A state cannot prevent truthful marketing of art as “American Indian-made.”

Peggy Fontenot is an award-winning American Indian photographer and artist, specializing in hand-made beaded jewelry and cultural items. A member of Virginia’s Patawomeck tribe, she has made her living for 30 years traveling the country to show and sell her American Indian art. She regularly participated in Oklahoma art festivals until local, ...

Scott Timber Company v. Oregon Wild

Putting a thumb on the scale to benefit environmentalist plaintiffs

In environmental litigation, preliminary injunctions—orders from the court for a defendant to stop challenged activities while a case proceeds—are a way of life. Environmental plaintiffs routinely seek and obtain preliminary injunctions that can grind expensive, multi-year projects to a standstill. They do so because courts “presume” ...

Latest Posts

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January 10, 2019

Home-sharing is an economic boon. So why are cities trying to stamp it out?

Last year, Iowa property owners earned a cool $9.3 million renting out their properties through the popular home-sharing service Airbnb. That's $9.3 million that helps the owners to pay mortgages on those properties, as well as other expenses like school tuition, groceries, and emergency savings. In addition, the 100,000 or so bookings raised about ...

October 24, 2018

PLF asks 8th Circuit to stop Minnesota from discriminating against boy dancers

Last month, we asked a federal judge in Minnesota to preliminarily enjoin the Minnesota State High School League from prohibiting two high school boys from trying out for their high school dance teams because they are boys. Unfortunately, the judge rejected our request. As a result, we immediately appealed the ruling to the 8th Circuit ...

October 22, 2018

PLF client Freddie Linden wins state dance championship

On behalf of South Dakota high school student and dance phenom Freddie Linden, in April we sued the South Dakota High School Activities Association to put an end to the rule that prohibits boys from participating in competitive dance in the state. Shortly after filing our lawsuit, the Association did the right thing and suspended ...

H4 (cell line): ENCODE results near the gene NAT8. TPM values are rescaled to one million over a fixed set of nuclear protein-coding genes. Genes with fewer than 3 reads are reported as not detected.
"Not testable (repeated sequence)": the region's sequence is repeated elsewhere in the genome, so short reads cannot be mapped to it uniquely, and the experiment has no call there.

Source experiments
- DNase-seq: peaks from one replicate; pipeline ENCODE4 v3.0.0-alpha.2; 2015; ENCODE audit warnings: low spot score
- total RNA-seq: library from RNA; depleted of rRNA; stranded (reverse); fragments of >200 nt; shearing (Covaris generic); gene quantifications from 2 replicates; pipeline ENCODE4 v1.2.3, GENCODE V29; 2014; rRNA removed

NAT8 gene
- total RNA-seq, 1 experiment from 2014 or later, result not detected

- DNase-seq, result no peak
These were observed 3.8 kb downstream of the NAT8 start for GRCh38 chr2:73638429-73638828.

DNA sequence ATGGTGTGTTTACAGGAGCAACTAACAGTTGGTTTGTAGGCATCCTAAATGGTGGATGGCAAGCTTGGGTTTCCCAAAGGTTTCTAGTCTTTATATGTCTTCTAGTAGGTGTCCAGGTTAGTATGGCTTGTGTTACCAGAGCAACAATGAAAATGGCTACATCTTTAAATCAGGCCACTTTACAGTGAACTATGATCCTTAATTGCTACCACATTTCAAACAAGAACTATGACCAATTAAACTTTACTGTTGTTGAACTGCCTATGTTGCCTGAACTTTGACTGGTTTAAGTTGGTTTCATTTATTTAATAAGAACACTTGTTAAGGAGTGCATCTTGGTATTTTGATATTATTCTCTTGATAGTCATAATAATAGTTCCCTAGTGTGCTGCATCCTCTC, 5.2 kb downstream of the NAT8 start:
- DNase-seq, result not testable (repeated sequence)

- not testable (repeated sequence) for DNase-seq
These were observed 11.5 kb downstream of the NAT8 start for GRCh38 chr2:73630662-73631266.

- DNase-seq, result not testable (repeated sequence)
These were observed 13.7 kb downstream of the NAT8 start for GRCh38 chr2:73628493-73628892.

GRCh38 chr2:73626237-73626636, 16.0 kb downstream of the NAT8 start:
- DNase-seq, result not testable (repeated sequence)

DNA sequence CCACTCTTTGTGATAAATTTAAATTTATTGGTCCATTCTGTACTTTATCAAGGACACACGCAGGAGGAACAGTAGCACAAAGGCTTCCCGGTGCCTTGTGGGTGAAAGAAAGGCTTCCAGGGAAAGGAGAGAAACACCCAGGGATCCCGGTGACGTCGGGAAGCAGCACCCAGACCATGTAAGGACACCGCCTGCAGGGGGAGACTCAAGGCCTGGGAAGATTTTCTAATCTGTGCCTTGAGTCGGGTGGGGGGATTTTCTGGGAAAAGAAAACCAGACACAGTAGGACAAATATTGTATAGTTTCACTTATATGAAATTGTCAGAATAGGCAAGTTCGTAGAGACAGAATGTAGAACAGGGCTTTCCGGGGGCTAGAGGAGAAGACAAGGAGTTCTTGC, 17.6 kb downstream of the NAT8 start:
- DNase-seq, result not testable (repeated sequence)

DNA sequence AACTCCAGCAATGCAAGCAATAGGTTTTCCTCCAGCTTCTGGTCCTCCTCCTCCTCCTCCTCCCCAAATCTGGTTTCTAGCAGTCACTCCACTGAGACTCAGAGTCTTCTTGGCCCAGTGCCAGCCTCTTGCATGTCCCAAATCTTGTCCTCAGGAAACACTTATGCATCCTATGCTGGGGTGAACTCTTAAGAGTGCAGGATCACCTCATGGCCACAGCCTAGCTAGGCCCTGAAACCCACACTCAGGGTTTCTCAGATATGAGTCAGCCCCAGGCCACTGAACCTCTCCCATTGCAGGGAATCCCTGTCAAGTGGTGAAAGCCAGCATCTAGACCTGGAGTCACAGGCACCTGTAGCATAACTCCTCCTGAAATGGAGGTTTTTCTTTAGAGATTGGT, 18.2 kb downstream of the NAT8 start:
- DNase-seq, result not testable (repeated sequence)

September 12, 2018

Preliminary injunction sought in Minnesota dance case

Dmitri Moua and Zachary Greenwald are Minnesota high school juniors who love to dance. But due to a state-sanctioned rule in Minnesota, boys are prohibited from trying out for high school competitive dance teams. To remedy that outdated and discriminatory rule, in July we challenged it as a violation of the 14th Amendment’s Equal Protection ...

June 22, 2018

Bill to protect work licenses of student loan debtors is welcome development

Originally published by The Hill June 22, 2018. Americans owe nearly $1.5 trillion in student loans, with the average borrower owing around $30,000. Unfortunately, because of a number of factors, about 5 million Americans are in default on those loans. Worse still, a perverse policy underlying many state laws almost ensures that many of those ...

May 23, 2018

South Dakota dancing case on hold

We recently noted that in response to our lawsuit on behalf of Freddie Linden, the South Dakota High School Activities Association suspended its rule prohibiting boys from participating in high school Competitive Dance. As a result, Freddie (and any boy in South Dakota) was able to try out for his school’s team for the upcoming ...